[alert variation=”alert-info”]Publisher: Ocean Street Press
Formats: Paperback, eBook, Kindle
Purchase: Powell’s | Amazon | IndieBound | Barnes & Noble | iBooks[/alert]
A Native’s Tongue, by Michael Dennis, is a remarkable example of modern literature with a nostalgic look back to the 1970s. The story centers around Charles Winters, a short-order cook who meticulously restores old cars in his spare time. Left by his father when he was a child, Charlie now lives in the Valley with his mom and often has conversations with an apparition of his beloved sister who died in a car accident some years ago. He is attracted to trouble and tries to fill the void in his heart. He goes from party to party and from one girl to another. Without thinking, Charlie gets involved in a relationship with Violet. He meets this successful but self-doubting businesswoman at a Hollywood reality show producer’s party. Later, Charlie meets Jennifer, an attractive young blonde, and falls in love with this “incarnation of Aphrodite.”
Will Charlie stay with Violet, or follow his passion and be with Jennifer? Although everyone has romantic fantasies, the question is whether they should be pursued. People must be careful, since you never know what may happen when dreams become part of real life. According to Jennifer, “nothing is ever as it seems,” and this is not an ordinary love triangle.
The book’s style effortlessly affects your feelings. Every detail mentioned works well to create a mysterious, sad, wicked, vicious, and simultaneously illusive psychedelic atmosphere. Rich and vivid descriptions help to facilitate involvement in the narrative’s events. This is a great story.
The following interview between Dennis and me will help you get to know the author and better understand the book’s characters.
Charlie calls Los Angeles a “city of darkness.” As a native of the city, would you agree with his judgment?
Yes! It looks pretty on the outside, but once you weed through all the bullshit it’s pretty heavy.
Music is an integral part of your book. Charlie is always tuned in: Slim Harpo, Janis Joplin, Grace Slick, the Grateful Dead, and Jefferson Airplane. What kind of music inspires you in your writing and/or brings peace to your soul?
As you can see, I love everything from blues to 60s and 70s rock. I have a vinyl collection that has kind of an eclectic mix of all of the above including the whole discography of Jefferson Airplane… I just love revolutionary music. I also like some newer stuff like Future Islands and Patrick Sweany.
Although Charlie drives an old 1977 Chevy van and restores other old cars, a red muscle car is what he dreams about owning. Do you have a car of your dreams?
I have a few, but a 1949 Chevy truck comes pretty close!
Most of the book’s characters come from a one-parent home. Would you like to share what kind of a family background you come from and how that has influenced your writing?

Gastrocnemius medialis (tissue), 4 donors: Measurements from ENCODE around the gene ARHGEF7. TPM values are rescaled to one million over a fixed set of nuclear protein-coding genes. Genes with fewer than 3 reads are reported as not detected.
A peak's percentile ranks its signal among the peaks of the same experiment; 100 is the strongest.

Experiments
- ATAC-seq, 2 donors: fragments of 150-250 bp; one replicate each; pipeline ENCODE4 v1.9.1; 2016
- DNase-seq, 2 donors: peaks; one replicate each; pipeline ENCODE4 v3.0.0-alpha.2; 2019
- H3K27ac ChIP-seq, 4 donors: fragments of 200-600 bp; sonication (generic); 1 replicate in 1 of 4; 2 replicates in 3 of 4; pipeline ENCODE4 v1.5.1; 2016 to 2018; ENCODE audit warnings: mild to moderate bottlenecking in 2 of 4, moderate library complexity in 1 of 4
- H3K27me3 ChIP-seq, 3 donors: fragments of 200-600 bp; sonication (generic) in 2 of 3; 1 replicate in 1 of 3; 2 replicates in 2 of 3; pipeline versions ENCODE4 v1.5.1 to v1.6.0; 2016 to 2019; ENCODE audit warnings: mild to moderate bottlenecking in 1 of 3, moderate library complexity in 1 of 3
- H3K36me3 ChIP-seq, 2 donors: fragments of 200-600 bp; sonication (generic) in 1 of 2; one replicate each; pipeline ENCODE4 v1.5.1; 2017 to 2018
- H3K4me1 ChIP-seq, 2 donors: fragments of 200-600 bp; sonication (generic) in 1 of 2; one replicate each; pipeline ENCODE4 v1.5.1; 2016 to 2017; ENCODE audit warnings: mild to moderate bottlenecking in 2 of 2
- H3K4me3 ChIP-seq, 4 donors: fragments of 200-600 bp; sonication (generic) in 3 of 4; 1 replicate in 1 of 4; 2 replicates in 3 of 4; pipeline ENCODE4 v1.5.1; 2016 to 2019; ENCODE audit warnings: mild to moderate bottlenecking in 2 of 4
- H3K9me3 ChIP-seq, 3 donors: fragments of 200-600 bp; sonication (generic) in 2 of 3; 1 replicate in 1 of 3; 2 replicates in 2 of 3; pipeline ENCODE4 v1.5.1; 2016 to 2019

My family background is actually pretty normal. I grew up with two parents who are still together some forty years later. My dad was a workaholic, but my mom was around to raise me. I was definitely the outlier growing up in Los Angeles. I don’t have a single friend whose parents are still together. Most of the time those divorces were pretty ugly, so I think it impacted me even from the periphery.
In contemplating love and novels, Jennifer asks herself, “Did the endless portrayals of love and romance in novels really exist?” How would you answer such a question?
Love is a tough and sometimes very painful thing. It can also have moments that become the most beautiful moments in life. So, the irony is that Jennifer is living those depictions from the novels in her own tragic romance. I personally have loved and experienced a lot of these emotions that come along with it. Love exists, just maybe not in that romanticized way we see it portrayed over and over again. It can be even better.
Do you believe people’s paths cross for specific reasons? Do you think people should always follow their intuition?
I am a huge believer in intuition and some sort of universal fate. I think people should always be listening to their inner voice and even their dreams. It has guided me to meet some really interesting people and loves in my life.
According to Charlie, people come to Los Angeles to follow fame rather than their passion. What are you motivated by when you write?
Writing for me is purely passion. I just love to do it. I have this romantic fantasy that one day I will get to be tucked away in some remote location just writing everyday… It could happen.
Jennifer mentions that she has read a lot of Dostoevsky and Gogol novels. Another character, Charlie, has never finished the esoteric books that he has tried to read. Do you think that our reading preferences reveal something about our character? What kind of books are you fond of?
I think, in life and in fiction, the kind of books you read says a lot about your interests and on a deeper level: who you are or want to be as a person. When you include a reference to a book while writing a character it almost magnifies the importance of what it reveals about the character. I am a big fan of Thomas Pynchon and Norman Mailer.
Is there anything else you’d like to tell your readers?
I’m glad you trusted me enough to read the book. No matter what happens when you finish it, I hope you’ll reach out and stay in touch. The next one is in the works now and will be out next year. Hang in there with me and we’ll share some experiences together.
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